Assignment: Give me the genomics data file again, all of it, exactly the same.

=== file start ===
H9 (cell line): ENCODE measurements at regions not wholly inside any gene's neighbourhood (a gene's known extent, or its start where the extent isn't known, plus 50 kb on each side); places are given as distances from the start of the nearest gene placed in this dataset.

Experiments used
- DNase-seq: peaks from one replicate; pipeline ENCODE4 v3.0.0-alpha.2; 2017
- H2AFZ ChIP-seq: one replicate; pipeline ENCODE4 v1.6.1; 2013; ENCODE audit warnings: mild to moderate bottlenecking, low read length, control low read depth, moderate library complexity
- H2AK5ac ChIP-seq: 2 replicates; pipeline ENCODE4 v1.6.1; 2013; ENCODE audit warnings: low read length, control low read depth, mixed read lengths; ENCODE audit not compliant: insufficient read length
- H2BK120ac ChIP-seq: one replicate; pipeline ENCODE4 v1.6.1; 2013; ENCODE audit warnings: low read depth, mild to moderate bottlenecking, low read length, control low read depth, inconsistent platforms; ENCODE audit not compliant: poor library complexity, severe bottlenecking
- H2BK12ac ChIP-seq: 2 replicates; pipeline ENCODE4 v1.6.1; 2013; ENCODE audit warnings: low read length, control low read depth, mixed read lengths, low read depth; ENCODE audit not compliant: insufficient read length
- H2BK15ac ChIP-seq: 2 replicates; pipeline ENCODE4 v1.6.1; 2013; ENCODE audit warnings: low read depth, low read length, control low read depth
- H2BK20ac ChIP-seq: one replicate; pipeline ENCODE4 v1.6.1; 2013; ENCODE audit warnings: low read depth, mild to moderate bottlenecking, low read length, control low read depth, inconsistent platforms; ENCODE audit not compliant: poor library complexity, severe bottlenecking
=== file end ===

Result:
H9 (cell line): ENCODE measurements at regions not wholly inside any gene's neighbourhood (a gene's known extent, or its start where the extent isn't known, plus 50 kb on each side); places are given as distances from the start of the nearest gene placed in this dataset.

Experiments used
- DNase-seq: peaks from one replicate; pipeline ENCODE4 v3.0.0-alpha.2; 2017
- H2AFZ ChIP-seq: one replicate; pipeline ENCODE4 v1.6.1; 2013; ENCODE audit warnings: mild to moderate bottlenecking, low read length, control low read depth, moderate library complexity
- H2AK5ac ChIP-seq: 2 replicates; pipeline ENCODE4 v1.6.1; 2013; ENCODE audit warnings: low read length, control low read depth, mixed read lengths; ENCODE audit not compliant: insufficient read length
- H2BK120ac ChIP-seq: one replicate; pipeline ENCODE4 v1.6.1; 2013; ENCODE audit warnings: low read depth, mild to moderate bottlenecking, low read length, control low read depth, inconsistent platforms; ENCODE audit not compliant: poor library complexity, severe bottlenecking
- H2BK12ac ChIP-seq: 2 replicates; pipeline ENCODE4 v1.6.1; 2013; ENCODE audit warnings: low read length, control low read depth, mixed read lengths, low read depth; ENCODE audit not compliant: insufficient read length
- H2BK15ac ChIP-seq: 2 replicates; pipeline ENCODE4 v1.6.1; 2013; ENCODE audit warnings: low read depth, low read length, control low read depth
- H2BK20ac ChIP-seq: one replicate; pipeline ENCODE4 v1.6.1; 2013; ENCODE audit warnings: low read depth, mild to moderate bottlenecking, low read length, control low read depth, inconsistent platforms; ENCODE audit not compliant: poor library complexity, severe bottlenecking